For Immediate Release: July 10, 2008
Press Contacts: Wade Boese , (202) 463-8270 x104 and Peter Crail, (202) 463-8270 x102
(Washington, D.C.): Two leading nonproliferation experts stated today that governments committed to reducing global nuclear dangers have a responsibility to modify or block a proposed arrangement to facilitate increased global nuclear commerce with India, which has refused to forswear nuclear testing or halt its nuclear weapons production activities. Ambassador Jayantha Dhanapala, former UN undersecretary general for disarmament affairs, and Daryl G. Kimball, executive director of the nonpartisan Arms Control Association, issued their call in a statement published by the Carnegie Endowment for International Peace.
Dhanapala and Kimball stated, “Contrary to the claims of its advocates, the deal fails to bring India further into conformity with the nonproliferation behavior expected of the member states of the nuclear Nonproliferation Treaty (NPT). Unlike 178 other countries, India has not signed the Comprehensive Test Ban Treaty (CTBT). It continues to produce fissile material and expand its arsenal.”
They noted that “India is seeking an ‘India-specific’ safeguards agreement that could, depending on how it is interpreted, allow India to cease [International Atomic Energy Agency (IAEA)] scrutiny if fuel supplies are cut off even if that is because India renews nuclear testing. In the preamble of the proposed safeguards agreement, which was distributed yesterday, India states that it may take unspecified ‘corrective actions’ to ensure fuel supplies in the event that they are interrupted. IAEA board members should get clarification before taking a decision and reject any interpretation that is inconsistent with the principle of permanent safeguards over all nuclear materials and facilities.”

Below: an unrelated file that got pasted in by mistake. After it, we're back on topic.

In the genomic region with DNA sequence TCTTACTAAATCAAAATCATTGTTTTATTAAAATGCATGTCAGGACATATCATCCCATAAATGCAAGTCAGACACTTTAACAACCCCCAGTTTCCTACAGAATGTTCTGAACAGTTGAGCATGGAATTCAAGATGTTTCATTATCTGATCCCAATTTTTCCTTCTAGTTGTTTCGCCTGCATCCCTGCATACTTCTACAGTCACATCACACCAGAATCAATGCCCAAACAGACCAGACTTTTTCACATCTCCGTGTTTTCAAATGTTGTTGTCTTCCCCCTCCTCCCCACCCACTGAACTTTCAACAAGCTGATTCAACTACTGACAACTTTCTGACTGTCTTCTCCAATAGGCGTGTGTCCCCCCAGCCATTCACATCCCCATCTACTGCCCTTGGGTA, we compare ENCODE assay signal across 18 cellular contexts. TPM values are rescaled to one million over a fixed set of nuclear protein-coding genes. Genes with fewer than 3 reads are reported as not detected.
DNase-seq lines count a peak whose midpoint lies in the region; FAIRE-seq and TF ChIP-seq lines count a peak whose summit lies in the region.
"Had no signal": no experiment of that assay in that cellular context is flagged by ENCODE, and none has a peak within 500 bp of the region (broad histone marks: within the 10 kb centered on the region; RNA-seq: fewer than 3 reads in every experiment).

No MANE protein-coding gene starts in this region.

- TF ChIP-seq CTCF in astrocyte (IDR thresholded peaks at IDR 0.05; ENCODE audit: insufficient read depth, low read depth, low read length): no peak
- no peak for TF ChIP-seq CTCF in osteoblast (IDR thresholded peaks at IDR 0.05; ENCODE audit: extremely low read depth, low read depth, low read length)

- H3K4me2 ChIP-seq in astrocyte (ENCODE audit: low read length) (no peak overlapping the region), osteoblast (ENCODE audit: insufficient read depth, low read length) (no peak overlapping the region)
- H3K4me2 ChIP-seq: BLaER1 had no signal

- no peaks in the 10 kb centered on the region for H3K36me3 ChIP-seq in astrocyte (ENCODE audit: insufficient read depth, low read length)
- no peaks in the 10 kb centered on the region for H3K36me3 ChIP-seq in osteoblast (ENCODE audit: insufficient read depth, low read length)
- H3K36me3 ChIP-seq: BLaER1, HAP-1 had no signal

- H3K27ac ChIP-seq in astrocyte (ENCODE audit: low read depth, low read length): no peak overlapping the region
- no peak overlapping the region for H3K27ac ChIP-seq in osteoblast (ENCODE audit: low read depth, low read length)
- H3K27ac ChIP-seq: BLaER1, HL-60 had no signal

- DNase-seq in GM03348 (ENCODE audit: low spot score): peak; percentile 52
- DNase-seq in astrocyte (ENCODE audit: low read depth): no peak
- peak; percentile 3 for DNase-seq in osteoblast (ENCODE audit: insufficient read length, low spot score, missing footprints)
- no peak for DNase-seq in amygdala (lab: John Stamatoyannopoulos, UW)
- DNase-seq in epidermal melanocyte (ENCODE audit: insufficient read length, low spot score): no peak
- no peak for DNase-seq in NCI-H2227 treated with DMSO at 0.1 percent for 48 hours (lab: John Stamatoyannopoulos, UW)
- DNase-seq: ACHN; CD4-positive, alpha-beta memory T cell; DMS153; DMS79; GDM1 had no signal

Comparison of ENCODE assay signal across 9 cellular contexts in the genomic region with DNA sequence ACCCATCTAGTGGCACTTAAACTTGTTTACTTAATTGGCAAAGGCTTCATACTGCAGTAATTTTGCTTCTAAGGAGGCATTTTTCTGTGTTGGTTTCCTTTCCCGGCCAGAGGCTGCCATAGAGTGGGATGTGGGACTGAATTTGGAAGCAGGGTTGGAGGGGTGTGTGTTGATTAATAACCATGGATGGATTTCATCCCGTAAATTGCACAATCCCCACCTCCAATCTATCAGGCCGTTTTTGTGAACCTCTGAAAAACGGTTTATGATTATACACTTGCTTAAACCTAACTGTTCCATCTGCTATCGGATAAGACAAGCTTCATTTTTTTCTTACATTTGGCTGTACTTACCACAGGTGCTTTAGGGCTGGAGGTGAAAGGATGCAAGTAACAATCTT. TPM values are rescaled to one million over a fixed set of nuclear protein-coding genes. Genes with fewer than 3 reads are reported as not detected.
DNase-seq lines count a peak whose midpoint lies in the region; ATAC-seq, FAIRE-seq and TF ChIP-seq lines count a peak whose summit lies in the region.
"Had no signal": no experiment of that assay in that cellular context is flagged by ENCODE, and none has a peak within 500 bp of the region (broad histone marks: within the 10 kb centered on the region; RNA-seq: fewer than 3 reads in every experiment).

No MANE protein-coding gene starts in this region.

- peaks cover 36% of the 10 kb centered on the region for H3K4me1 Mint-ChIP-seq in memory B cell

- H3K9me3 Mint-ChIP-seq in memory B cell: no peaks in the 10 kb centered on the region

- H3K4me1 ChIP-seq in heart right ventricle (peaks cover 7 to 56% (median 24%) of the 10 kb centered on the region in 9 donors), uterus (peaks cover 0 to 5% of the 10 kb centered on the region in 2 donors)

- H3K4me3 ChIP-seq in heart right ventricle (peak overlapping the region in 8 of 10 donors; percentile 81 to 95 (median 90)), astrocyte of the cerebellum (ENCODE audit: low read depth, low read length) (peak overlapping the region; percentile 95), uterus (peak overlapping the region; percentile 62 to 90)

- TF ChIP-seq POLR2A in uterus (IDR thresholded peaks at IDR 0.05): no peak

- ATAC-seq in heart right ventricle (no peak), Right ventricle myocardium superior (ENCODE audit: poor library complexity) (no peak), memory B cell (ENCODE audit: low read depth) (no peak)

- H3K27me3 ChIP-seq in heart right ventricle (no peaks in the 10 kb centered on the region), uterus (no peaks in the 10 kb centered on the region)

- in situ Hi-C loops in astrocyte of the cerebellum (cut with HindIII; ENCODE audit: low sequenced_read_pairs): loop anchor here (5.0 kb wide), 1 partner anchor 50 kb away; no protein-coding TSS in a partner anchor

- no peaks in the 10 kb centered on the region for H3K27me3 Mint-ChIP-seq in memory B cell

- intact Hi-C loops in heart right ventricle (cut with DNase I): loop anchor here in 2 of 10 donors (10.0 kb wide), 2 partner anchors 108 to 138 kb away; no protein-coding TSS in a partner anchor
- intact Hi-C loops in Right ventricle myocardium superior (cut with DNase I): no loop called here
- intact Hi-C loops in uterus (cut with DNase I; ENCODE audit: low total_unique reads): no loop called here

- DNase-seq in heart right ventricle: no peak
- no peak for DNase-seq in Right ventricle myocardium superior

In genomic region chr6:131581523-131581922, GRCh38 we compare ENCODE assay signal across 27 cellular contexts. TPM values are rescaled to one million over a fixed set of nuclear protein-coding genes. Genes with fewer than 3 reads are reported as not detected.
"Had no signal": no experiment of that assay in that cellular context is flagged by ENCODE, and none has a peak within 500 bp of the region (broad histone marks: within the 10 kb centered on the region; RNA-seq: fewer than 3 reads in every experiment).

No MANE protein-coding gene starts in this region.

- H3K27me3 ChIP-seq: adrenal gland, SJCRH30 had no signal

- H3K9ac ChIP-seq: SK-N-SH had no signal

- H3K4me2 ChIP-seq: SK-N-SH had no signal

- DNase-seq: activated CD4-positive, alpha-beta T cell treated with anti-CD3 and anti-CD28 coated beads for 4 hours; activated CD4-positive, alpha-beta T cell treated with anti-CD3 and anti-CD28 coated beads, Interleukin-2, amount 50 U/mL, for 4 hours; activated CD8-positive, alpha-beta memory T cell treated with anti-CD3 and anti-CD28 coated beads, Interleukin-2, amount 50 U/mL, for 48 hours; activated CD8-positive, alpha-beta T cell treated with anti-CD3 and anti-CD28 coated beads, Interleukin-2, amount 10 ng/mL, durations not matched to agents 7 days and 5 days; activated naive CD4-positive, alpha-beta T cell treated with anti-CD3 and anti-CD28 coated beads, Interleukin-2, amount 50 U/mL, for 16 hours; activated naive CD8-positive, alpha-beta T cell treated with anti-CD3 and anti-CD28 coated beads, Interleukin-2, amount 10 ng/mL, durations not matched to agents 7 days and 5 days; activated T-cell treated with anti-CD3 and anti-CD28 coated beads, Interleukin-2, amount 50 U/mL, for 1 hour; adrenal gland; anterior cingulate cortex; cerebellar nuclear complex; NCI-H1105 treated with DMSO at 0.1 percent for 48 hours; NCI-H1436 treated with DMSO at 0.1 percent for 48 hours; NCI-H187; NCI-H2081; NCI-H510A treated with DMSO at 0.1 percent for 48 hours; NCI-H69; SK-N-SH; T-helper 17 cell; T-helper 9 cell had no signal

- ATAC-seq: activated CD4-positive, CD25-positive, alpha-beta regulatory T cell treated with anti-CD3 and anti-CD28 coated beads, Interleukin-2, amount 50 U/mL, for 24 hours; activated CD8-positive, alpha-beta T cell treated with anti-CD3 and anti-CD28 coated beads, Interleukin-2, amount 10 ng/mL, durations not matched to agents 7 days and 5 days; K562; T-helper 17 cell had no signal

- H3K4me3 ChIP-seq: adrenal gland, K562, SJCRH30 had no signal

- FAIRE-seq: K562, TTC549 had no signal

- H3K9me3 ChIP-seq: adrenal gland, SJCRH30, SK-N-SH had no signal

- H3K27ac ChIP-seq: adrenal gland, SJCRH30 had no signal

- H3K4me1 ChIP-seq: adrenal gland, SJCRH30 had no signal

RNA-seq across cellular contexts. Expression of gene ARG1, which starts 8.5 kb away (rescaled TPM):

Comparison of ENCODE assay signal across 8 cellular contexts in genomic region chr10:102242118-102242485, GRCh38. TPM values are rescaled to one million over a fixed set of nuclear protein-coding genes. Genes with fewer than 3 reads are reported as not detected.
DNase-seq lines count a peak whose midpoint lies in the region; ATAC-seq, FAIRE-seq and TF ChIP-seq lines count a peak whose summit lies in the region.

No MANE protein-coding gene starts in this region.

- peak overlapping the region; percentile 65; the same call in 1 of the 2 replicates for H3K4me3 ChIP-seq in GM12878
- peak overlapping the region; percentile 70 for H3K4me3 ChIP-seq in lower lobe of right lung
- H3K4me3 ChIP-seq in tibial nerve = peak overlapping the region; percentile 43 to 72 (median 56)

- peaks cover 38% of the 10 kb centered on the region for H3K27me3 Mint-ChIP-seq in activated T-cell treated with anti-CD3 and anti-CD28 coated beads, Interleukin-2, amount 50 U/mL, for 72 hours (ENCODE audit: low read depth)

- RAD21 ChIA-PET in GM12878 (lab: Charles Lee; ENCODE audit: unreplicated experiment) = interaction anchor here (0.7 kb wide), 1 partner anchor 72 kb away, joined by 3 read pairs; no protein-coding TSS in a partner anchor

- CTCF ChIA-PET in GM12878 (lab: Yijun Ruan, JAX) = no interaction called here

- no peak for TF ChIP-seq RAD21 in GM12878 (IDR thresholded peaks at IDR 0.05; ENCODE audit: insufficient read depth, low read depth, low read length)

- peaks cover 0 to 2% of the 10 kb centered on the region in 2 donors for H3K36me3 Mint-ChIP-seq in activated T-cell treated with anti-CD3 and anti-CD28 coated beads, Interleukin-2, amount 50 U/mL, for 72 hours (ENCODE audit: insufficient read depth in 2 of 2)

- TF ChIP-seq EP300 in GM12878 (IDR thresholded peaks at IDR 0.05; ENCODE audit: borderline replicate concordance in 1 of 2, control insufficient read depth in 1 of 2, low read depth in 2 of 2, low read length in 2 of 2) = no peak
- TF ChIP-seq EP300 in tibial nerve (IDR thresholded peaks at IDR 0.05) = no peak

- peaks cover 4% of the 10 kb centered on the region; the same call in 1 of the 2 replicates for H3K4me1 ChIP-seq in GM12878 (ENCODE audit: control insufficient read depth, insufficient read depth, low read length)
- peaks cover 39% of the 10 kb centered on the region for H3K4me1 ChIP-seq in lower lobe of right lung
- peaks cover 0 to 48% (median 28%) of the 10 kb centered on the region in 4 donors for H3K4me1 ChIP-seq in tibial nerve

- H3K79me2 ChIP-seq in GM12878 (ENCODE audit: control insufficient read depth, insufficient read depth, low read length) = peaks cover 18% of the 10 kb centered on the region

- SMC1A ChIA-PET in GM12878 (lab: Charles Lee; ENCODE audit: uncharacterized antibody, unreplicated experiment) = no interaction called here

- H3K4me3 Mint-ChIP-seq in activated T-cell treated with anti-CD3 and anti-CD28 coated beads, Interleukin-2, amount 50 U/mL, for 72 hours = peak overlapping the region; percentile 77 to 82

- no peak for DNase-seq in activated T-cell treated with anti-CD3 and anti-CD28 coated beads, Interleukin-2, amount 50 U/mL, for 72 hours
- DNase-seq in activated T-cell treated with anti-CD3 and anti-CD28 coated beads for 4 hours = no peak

In addition, the two experts stated, “given that India maintains a nuclear weapons program outside of safeguards, facility-specific safeguards on a few additional ‘civilian’ reactors provide no serious nonproliferation benefits. States should insist that India conclude a meaningful additional protocol safeguards regime before the [Nuclear Suppliers Group] takes a decision on exempting India from its rules.”
They concluded, “the Indian nuclear deal would be a nonproliferation disaster, especially now. The NPT is in jeopardy and diplomatic efforts to address the nuclear programs of North Korea and Iran are at a delicate stage. For those world leaders who are serious about ending the arms race, holding all states to their international commitments, and strengthening the NPT, it is time to stand up and be counted.”
The full commentary is available here. The draft Indian-IAEA safeguards agreement is available at http://www.armscontrol.org/pdf/20080709_India_safeguards.pdf .